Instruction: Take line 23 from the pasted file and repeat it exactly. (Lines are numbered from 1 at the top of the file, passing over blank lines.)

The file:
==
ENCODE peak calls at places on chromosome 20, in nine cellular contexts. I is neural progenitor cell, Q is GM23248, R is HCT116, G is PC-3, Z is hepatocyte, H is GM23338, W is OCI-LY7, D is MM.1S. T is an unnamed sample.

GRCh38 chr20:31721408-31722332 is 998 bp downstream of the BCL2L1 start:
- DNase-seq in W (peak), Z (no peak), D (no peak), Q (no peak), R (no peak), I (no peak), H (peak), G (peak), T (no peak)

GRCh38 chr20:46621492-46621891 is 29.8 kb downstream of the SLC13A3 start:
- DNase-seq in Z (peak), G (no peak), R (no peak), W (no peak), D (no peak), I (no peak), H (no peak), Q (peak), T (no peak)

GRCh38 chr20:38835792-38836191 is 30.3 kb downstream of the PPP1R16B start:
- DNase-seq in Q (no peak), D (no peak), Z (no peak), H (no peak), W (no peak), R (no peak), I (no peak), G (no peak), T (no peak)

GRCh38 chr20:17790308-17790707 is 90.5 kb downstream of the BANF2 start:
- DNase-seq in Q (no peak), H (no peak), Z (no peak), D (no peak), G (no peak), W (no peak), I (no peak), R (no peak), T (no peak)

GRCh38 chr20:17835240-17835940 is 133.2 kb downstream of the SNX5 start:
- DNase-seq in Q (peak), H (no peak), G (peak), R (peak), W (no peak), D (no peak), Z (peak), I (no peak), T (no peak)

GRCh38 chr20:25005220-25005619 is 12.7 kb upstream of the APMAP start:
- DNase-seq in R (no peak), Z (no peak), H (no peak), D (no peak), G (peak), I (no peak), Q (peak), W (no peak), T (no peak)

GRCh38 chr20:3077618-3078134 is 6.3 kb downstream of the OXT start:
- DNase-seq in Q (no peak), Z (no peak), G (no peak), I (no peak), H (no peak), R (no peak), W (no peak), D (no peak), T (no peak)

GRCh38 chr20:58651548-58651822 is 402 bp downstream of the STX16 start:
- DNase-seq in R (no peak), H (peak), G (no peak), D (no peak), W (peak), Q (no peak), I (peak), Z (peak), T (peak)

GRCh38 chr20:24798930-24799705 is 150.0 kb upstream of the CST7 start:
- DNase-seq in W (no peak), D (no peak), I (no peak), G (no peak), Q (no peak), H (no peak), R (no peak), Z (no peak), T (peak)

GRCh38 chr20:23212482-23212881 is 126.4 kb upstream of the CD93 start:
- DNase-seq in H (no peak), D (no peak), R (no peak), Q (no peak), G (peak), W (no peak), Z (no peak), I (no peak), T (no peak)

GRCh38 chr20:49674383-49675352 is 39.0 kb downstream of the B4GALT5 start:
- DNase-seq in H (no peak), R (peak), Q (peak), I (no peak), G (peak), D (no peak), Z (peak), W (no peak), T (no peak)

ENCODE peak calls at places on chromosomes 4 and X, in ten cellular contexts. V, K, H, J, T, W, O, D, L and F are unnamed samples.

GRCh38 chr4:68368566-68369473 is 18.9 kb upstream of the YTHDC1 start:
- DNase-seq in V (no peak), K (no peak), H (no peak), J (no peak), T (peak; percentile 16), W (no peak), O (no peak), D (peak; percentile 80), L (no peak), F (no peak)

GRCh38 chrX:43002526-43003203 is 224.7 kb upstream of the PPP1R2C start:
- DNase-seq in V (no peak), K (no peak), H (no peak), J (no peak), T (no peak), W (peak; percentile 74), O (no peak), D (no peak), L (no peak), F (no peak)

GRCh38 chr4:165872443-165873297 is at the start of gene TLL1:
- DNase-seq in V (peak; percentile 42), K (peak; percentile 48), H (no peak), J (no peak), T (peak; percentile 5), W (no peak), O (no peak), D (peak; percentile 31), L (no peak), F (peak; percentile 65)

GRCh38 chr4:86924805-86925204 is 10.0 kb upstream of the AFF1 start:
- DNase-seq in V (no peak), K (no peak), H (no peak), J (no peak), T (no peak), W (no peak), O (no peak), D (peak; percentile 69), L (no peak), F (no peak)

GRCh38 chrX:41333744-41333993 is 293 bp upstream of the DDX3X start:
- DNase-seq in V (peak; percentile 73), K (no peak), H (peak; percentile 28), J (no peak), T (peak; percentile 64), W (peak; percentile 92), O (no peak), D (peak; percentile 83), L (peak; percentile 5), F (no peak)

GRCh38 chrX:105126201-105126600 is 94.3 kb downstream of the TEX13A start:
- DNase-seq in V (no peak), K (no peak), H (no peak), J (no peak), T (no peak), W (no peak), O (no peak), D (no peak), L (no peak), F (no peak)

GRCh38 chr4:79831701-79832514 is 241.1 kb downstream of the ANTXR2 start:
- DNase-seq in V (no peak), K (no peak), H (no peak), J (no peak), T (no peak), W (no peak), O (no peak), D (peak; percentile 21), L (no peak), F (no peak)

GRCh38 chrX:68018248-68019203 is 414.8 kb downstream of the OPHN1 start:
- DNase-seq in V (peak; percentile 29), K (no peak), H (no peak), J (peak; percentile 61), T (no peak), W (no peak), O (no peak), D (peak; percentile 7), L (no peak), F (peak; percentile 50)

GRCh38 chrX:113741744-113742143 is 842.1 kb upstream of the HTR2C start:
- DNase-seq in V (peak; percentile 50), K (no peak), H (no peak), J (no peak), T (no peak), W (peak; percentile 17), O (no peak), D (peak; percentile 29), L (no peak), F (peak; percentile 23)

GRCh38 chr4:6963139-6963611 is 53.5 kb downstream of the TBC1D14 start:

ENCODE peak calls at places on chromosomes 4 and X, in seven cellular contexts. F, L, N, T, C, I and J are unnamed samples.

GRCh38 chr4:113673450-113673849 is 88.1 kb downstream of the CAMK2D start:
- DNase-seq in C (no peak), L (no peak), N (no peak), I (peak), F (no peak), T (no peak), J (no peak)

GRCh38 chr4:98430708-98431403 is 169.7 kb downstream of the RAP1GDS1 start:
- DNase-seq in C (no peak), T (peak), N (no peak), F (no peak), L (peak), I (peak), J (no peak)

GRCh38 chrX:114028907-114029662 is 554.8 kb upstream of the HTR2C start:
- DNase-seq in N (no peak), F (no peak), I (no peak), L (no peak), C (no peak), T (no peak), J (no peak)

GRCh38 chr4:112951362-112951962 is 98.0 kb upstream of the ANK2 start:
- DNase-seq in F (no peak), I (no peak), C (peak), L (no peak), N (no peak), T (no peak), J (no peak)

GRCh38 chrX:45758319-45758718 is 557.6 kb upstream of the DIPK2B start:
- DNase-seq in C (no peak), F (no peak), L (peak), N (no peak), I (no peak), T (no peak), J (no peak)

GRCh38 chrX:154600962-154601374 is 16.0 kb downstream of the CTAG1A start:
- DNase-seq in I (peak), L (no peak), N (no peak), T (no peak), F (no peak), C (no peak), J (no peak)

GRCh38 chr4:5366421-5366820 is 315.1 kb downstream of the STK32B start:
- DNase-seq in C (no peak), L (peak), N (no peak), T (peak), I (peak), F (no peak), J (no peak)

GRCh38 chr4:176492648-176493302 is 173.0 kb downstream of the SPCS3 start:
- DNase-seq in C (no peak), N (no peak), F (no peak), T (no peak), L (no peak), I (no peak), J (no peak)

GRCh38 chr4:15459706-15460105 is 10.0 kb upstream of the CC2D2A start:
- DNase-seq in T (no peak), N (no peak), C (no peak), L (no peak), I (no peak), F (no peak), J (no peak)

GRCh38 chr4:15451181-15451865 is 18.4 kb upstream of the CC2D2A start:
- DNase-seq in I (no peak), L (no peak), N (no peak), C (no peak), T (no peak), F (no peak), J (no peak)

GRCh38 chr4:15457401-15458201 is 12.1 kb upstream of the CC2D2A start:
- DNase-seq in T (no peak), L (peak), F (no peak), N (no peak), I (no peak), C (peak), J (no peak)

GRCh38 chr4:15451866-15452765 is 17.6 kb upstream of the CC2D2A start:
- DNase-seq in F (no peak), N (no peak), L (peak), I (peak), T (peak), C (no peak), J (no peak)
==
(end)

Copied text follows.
- DNase-seq in H (no peak), R (peak), Q (peak), I (no peak), G (peak), D (no peak), Z (peak), W (no peak), T (no peak)